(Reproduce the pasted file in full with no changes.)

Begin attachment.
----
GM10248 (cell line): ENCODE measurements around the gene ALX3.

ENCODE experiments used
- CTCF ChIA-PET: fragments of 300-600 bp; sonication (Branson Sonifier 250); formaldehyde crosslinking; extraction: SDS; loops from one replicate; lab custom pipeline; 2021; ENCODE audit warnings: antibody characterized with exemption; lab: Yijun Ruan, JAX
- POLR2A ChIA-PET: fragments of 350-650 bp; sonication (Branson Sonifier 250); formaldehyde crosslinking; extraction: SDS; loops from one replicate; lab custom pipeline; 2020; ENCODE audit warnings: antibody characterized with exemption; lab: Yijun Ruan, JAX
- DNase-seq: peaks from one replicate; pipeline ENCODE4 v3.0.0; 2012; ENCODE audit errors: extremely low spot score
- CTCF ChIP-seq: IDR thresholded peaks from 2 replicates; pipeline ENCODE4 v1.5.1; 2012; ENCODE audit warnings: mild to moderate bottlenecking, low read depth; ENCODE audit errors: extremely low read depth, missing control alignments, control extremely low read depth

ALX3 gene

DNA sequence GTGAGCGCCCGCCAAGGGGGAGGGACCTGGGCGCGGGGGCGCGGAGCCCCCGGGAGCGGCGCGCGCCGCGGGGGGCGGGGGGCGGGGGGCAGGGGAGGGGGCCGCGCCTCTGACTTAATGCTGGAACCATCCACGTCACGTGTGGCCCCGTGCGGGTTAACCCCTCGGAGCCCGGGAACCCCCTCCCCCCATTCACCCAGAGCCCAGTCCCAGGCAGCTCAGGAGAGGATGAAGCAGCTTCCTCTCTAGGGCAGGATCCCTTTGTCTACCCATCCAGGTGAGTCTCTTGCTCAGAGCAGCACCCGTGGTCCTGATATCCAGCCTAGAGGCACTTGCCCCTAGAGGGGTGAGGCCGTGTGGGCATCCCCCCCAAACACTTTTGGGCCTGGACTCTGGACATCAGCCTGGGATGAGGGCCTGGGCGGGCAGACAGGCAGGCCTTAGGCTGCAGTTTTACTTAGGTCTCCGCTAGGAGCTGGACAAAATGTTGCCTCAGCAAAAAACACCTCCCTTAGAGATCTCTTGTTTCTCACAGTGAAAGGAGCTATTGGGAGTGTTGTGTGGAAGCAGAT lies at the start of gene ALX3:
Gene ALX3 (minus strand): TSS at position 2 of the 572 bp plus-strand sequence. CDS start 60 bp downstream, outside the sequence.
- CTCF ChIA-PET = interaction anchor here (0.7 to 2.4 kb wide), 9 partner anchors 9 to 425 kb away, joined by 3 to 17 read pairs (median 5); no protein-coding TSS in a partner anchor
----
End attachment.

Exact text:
GM10248 (cell line): ENCODE measurements around the gene ALX3.

ENCODE experiments used
- CTCF ChIA-PET: fragments of 300-600 bp; sonication (Branson Sonifier 250); formaldehyde crosslinking; extraction: SDS; loops from one replicate; lab custom pipeline; 2021; ENCODE audit warnings: antibody characterized with exemption; lab: Yijun Ruan, JAX
- POLR2A ChIA-PET: fragments of 350-650 bp; sonication (Branson Sonifier 250); formaldehyde crosslinking; extraction: SDS; loops from one replicate; lab custom pipeline; 2020; ENCODE audit warnings: antibody characterized with exemption; lab: Yijun Ruan, JAX
- DNase-seq: peaks from one replicate; pipeline ENCODE4 v3.0.0; 2012; ENCODE audit errors: extremely low spot score
- CTCF ChIP-seq: IDR thresholded peaks from 2 replicates; pipeline ENCODE4 v1.5.1; 2012; ENCODE audit warnings: mild to moderate bottlenecking, low read depth; ENCODE audit errors: extremely low read depth, missing control alignments, control extremely low read depth

ALX3 gene

DNA sequence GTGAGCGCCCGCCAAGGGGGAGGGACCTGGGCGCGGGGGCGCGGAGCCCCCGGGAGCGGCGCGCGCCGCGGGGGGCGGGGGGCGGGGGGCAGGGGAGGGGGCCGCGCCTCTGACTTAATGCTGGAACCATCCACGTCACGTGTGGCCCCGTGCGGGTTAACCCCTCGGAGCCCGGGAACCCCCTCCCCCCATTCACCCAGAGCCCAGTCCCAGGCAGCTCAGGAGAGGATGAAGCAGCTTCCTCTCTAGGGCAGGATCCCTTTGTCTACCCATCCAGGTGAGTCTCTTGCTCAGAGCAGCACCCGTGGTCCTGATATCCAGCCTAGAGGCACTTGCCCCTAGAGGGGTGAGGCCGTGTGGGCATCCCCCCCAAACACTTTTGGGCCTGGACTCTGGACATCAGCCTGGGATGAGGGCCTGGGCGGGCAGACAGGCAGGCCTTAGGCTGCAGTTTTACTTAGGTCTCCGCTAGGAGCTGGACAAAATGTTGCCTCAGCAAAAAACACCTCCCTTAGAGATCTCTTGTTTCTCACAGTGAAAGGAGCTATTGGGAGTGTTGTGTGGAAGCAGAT lies at the start of gene ALX3:
Gene ALX3 (minus strand): TSS at position 2 of the 572 bp plus-strand sequence. CDS start 60 bp downstream, outside the sequence.
- CTCF ChIA-PET = interaction anchor here (0.7 to 2.4 kb wide), 9 partner anchors 9 to 425 kb away, joined by 3 to 17 read pairs (median 5); no protein-coding TSS in a partner anchor